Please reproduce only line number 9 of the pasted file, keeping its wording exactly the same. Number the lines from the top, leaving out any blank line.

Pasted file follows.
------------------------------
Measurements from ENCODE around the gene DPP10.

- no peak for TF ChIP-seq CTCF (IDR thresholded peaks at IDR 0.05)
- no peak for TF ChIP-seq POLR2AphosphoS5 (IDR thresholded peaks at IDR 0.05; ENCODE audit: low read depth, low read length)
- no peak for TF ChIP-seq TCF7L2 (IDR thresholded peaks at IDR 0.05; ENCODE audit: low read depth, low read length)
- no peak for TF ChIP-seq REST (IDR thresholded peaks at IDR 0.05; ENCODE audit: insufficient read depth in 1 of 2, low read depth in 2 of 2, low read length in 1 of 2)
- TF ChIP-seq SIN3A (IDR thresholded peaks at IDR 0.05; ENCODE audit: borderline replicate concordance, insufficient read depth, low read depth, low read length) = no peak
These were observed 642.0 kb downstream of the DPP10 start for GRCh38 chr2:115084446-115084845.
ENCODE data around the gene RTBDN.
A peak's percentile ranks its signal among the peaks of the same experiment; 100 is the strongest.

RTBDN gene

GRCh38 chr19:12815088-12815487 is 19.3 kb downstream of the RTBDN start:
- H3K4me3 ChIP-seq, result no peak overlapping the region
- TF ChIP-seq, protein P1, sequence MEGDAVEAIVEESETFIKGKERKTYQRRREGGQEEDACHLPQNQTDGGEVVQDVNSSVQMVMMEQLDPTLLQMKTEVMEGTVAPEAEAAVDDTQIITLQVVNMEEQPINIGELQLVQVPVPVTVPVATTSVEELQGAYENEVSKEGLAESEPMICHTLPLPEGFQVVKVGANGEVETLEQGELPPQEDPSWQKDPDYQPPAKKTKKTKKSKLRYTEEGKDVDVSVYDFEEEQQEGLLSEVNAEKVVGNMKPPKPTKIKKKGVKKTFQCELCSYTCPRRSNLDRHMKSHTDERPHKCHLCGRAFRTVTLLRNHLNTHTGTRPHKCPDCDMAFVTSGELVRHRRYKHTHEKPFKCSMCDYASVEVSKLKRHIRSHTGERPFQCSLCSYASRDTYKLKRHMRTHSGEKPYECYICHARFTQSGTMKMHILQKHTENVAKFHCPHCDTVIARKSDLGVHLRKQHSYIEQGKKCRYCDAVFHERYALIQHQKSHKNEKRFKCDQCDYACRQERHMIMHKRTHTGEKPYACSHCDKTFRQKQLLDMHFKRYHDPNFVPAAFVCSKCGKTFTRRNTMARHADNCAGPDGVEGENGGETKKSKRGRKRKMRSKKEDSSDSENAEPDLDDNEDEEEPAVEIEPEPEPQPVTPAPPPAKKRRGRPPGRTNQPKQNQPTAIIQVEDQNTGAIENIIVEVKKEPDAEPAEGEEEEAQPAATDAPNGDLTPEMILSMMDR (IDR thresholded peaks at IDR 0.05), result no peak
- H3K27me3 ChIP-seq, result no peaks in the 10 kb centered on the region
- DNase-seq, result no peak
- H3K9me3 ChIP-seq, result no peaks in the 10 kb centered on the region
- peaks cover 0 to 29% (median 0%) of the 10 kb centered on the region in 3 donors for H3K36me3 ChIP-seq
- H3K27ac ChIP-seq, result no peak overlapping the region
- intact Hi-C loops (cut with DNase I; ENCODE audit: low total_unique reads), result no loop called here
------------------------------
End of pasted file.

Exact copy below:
A peak's percentile ranks its signal among the peaks of the same experiment; 100 is the strongest.